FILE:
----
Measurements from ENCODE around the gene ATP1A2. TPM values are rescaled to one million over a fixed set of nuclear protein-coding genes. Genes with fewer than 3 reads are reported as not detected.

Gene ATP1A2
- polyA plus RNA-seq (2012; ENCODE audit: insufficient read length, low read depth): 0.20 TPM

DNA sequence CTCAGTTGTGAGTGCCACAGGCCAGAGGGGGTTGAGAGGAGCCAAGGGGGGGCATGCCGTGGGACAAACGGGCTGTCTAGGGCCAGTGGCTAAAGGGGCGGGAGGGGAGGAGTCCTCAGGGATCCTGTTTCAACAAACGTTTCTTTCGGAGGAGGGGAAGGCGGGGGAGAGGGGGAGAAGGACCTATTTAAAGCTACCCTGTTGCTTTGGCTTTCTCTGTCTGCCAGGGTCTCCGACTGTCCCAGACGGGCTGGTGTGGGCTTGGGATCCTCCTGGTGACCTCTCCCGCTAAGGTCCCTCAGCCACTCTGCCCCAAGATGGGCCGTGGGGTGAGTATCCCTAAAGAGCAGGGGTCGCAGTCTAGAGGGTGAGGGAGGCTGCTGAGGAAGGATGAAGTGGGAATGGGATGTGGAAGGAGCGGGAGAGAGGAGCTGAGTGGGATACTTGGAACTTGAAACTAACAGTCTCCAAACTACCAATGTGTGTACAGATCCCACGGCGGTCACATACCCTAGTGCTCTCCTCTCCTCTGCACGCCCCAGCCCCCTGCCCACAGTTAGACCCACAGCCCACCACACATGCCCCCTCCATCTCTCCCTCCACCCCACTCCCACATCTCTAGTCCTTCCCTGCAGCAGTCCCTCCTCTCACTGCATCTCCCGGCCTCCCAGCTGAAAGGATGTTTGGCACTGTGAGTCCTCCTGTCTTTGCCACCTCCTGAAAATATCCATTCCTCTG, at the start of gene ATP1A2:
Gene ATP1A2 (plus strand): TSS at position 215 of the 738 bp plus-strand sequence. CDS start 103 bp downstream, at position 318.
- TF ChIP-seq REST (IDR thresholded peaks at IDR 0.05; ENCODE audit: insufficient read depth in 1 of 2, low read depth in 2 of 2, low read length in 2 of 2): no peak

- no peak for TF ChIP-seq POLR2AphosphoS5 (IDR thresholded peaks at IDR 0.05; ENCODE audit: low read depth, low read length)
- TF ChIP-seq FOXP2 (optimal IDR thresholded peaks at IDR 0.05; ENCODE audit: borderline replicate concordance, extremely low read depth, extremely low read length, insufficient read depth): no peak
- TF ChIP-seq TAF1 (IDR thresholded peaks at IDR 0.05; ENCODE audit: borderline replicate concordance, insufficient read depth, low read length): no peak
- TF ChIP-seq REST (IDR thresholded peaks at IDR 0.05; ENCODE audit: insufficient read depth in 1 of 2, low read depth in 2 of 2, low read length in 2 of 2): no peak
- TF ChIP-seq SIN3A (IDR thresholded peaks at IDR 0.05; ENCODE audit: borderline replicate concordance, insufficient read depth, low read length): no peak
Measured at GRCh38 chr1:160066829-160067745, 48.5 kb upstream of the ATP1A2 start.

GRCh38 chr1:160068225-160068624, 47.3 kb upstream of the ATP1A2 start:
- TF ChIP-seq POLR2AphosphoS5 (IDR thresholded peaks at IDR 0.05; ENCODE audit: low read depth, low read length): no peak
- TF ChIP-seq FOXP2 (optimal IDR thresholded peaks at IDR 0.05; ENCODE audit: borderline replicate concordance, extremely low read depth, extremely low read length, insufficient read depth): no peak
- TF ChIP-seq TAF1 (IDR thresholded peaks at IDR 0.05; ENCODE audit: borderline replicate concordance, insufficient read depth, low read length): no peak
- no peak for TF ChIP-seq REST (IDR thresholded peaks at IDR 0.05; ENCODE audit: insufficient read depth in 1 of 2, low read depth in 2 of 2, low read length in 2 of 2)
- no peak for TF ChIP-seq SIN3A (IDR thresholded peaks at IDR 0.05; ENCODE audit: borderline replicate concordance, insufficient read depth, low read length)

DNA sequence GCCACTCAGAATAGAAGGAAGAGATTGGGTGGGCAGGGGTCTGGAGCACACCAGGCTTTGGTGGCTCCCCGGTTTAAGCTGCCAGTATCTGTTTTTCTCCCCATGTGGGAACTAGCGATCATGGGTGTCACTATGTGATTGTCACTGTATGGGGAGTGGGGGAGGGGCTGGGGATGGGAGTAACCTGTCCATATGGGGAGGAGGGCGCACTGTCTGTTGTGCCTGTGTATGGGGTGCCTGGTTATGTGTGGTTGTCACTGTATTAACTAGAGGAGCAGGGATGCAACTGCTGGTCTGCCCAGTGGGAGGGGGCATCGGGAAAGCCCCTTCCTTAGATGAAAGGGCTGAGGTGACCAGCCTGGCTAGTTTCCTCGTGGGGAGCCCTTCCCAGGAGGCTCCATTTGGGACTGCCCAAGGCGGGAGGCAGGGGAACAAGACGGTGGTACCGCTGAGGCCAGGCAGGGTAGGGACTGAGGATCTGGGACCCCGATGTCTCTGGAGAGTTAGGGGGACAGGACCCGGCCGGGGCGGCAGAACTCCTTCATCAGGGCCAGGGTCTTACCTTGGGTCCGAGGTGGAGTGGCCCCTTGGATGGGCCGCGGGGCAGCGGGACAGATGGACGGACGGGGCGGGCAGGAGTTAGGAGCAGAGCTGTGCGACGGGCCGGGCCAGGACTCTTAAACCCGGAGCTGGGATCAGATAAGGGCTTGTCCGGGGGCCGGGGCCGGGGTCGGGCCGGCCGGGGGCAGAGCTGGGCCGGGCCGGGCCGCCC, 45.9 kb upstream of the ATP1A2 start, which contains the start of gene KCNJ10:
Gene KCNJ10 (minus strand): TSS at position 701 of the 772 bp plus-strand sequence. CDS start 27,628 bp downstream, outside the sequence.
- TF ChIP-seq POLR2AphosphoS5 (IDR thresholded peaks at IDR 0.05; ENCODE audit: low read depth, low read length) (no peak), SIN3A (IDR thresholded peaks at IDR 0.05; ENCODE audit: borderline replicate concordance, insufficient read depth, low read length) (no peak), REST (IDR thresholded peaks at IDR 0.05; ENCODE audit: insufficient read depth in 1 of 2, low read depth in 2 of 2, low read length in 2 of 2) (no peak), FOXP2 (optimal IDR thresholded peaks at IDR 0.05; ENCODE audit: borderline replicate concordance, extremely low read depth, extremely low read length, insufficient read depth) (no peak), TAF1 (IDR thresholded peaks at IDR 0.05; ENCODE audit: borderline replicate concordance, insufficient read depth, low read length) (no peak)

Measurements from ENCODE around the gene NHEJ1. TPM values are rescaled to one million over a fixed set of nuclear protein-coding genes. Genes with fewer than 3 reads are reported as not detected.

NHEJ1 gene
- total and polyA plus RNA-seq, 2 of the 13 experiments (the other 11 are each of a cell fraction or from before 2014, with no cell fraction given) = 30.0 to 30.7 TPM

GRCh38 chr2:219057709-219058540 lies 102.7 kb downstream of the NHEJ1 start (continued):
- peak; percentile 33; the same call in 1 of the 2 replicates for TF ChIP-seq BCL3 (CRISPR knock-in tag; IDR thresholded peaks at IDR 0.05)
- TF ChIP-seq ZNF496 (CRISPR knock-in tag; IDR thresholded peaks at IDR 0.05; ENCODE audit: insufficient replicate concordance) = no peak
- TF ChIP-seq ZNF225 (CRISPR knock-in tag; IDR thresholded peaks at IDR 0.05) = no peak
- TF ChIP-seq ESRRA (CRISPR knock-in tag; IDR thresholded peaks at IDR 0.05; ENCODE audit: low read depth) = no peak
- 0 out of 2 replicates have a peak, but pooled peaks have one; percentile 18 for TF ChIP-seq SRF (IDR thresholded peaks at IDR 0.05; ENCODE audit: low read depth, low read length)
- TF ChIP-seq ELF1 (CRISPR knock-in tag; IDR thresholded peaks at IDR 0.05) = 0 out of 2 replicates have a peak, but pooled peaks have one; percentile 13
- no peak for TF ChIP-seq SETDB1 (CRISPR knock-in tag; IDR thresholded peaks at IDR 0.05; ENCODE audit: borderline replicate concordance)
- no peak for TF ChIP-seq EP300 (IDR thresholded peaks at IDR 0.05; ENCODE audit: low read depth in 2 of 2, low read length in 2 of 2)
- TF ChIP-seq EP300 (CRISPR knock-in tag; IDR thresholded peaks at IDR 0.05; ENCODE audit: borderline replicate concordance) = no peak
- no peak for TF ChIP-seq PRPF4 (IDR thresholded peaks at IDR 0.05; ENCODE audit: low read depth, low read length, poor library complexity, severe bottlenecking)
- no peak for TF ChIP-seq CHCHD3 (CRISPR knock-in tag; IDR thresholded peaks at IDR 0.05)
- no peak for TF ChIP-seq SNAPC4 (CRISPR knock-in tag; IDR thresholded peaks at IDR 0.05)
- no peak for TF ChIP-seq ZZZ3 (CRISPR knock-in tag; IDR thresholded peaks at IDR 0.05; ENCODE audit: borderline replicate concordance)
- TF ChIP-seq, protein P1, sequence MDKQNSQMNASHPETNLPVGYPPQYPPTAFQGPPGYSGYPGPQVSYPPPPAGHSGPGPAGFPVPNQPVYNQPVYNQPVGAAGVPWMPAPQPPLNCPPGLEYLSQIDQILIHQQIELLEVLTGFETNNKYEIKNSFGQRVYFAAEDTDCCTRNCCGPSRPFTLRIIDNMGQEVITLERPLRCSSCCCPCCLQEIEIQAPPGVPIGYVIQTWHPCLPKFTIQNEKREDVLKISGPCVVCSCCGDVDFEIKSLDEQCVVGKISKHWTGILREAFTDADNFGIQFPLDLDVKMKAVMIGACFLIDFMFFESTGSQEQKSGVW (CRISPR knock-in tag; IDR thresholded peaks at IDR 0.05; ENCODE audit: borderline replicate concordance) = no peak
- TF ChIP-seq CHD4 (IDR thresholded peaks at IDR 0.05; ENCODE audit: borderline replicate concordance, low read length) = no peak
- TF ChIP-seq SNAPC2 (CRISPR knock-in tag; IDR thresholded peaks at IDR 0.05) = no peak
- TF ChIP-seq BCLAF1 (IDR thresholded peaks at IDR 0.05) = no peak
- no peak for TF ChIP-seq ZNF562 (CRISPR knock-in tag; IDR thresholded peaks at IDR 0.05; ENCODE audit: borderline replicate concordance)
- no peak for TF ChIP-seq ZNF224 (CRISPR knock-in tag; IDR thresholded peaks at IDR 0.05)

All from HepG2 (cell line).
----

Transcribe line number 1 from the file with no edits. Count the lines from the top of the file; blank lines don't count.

Measurements from ENCODE around the gene ATP1A2. TPM values are rescaled to one million over a fixed set of nuclear protein-coding genes. Genes with fewer than 3 reads are reported as not detected.